A recent breakthrough in family arbitration, following the outcome of the Haley v Haley case, means an award can now be appealed if certain criteria is met. This development is welcome news for many divorcing couples, as historically arbitration award appeals rarely succeeded. Will this recent change see a rise in popularity for arbitration to resolve financial settlements in divorce?
What is family arbitration?
Arbitration is a type of dispute resolution which takes place in a private setting. The parties enter into an agreement to appoint a suitably qualified person, known as an arbitrator, to adjudicate a dispute about finances or children. An arbitrator is not a judge, but a qualified barrister or solicitor who has undergone the relevant training for the role.
The arbitrator will make a decision that will be final and legally binding. The decision made is called an award (finances) or a determination (children).
Why is arbitration a popular alternative to going to court?
Arbitration is often seen an attractive alternative to court because:
- It’s much quicker than going to court due to a significant back log of court cases.
- You choose the independent expert (arbitrator) who is best suited to your situation.
- The same arbitrator deals with all steps in your case from start to finish.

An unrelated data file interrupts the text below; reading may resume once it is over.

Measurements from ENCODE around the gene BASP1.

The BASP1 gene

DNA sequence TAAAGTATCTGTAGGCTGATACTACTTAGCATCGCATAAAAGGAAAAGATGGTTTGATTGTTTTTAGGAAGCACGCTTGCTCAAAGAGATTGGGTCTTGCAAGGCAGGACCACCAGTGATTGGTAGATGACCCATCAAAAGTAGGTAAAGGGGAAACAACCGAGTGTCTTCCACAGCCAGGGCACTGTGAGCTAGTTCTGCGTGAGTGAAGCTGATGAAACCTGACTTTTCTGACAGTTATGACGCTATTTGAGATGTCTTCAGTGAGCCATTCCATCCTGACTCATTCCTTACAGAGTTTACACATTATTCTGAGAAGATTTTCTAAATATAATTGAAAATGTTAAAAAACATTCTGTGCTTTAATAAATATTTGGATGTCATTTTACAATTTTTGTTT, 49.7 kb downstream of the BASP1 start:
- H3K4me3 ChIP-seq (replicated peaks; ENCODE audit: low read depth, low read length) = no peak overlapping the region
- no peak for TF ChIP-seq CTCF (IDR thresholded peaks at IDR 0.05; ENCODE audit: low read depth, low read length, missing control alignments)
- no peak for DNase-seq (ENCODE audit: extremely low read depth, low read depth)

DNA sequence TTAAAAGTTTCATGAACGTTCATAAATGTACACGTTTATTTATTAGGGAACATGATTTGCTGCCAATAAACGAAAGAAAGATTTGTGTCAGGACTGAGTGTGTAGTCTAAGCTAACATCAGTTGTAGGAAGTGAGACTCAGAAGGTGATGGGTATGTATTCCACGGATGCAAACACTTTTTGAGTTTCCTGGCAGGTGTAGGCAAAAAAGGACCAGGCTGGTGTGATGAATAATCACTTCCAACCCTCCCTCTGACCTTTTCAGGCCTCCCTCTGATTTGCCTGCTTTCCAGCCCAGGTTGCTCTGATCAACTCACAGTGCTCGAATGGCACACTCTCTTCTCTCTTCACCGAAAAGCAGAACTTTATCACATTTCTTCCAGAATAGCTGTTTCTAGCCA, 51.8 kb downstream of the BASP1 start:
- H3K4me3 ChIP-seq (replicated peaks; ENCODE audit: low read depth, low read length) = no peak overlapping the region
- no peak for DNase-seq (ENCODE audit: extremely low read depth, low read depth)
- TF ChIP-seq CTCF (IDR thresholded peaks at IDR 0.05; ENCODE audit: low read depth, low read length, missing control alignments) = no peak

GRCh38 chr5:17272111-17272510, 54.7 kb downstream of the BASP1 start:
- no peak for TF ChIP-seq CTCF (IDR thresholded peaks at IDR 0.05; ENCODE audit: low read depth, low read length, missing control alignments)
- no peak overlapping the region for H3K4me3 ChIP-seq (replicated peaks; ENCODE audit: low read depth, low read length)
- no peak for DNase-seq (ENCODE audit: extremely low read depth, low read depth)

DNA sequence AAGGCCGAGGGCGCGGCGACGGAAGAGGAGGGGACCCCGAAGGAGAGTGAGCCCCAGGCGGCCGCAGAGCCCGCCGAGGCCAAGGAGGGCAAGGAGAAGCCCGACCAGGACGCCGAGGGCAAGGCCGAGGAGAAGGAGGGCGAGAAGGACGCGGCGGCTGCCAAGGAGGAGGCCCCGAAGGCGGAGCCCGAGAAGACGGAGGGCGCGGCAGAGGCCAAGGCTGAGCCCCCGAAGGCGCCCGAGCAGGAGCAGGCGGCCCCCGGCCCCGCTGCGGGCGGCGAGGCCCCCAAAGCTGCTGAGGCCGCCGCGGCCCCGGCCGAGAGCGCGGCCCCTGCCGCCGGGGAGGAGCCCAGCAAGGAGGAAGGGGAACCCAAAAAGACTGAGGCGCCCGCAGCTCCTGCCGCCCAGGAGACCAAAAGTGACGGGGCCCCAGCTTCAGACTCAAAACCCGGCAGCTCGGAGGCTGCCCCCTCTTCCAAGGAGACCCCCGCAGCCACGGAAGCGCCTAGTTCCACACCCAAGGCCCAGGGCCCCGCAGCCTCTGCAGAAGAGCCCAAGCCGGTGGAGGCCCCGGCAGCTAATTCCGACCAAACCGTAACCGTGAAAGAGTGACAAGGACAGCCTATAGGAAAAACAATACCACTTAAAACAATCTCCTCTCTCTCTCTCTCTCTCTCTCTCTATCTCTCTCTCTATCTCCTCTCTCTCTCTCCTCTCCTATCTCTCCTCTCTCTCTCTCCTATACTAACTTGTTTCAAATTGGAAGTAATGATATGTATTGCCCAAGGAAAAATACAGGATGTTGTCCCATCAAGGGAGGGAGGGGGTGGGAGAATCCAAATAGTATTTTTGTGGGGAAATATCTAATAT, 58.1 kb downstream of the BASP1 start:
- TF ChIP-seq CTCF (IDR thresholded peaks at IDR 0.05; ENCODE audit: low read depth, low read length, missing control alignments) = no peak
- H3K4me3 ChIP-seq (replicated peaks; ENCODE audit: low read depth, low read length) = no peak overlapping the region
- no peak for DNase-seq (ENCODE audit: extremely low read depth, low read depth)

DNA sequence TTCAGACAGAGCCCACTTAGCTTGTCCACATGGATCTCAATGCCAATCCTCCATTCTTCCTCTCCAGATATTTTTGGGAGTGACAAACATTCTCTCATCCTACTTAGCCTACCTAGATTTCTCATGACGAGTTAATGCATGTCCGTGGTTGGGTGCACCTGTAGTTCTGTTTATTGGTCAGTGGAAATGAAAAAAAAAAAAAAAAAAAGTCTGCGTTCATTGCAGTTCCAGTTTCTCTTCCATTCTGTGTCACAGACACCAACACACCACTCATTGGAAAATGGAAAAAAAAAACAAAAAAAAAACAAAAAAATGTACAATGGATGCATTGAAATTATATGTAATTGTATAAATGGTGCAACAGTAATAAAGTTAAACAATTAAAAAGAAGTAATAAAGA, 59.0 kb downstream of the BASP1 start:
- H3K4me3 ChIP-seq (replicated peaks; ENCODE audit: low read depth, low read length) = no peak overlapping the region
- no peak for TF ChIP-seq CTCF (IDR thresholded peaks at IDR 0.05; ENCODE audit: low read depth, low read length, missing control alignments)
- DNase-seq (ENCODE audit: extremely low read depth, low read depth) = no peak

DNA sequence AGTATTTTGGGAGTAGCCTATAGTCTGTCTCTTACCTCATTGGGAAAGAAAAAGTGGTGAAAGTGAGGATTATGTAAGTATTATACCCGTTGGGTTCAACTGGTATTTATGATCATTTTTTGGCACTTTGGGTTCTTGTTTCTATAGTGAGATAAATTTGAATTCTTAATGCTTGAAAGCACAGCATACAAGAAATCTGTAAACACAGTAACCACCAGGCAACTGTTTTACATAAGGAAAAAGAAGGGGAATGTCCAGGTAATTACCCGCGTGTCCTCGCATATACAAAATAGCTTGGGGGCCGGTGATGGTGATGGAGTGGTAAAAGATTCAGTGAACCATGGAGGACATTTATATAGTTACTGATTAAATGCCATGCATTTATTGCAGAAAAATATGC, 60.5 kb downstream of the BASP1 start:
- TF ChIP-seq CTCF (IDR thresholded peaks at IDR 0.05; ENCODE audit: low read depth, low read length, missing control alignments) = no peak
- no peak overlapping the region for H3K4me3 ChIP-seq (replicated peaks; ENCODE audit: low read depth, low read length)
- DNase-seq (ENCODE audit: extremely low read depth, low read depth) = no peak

- You can limit the arbitrator’s decision to address only those issues in dispute.
- Takes place in a less formal setting.
However, many have been put off arbitration as the award could not be appealed. Many feared they would be stuck with a decision they could not live with but have no recourse to challenge this.
Haley v Haley
A week before their final hearing was due, the divorcing couple were told that there was no judge available to hear their case and no alternative date was given.
To move forward, they chose to use arbitration which took place on the same day as the original final hearing date. Mr Haley felt the decision was unfair so he made an application to the court to challenge the award. This was unsuccessful and the matter was heard by the Court of Appeal.
Before this case, to challenge an arbitration award the wronged party had to show that
- the arbitrator lacked jurisdiction, or
- there was serious irregularity, or
- the award was “obviously” wrong on a question of law.
This differs from a family court order, which can be appealed if the order was wrong or unjust because of a serious procedural or other irregularity, a far less stringent test than an arbitration appeal.
In Haley v Haley, the Court of Appeal held that the family appeal test should also apply to arbitral awards.
How does this impact family arbitration?
Arbitration continues to be a quicker and tailored process in comparison to going to court. It also allows privacy for high profile cases which may have media interest. However, there is concern that the new arbitration appeal test may lose the privacy element that it originally offered when the appeal enters the court process.
The contents of this article are intended for general information purposes only and shall not be deemed to be, or constitute legal advice. We cannot accept responsibility for any loss as a result of acts or omissions taken in respect of this article.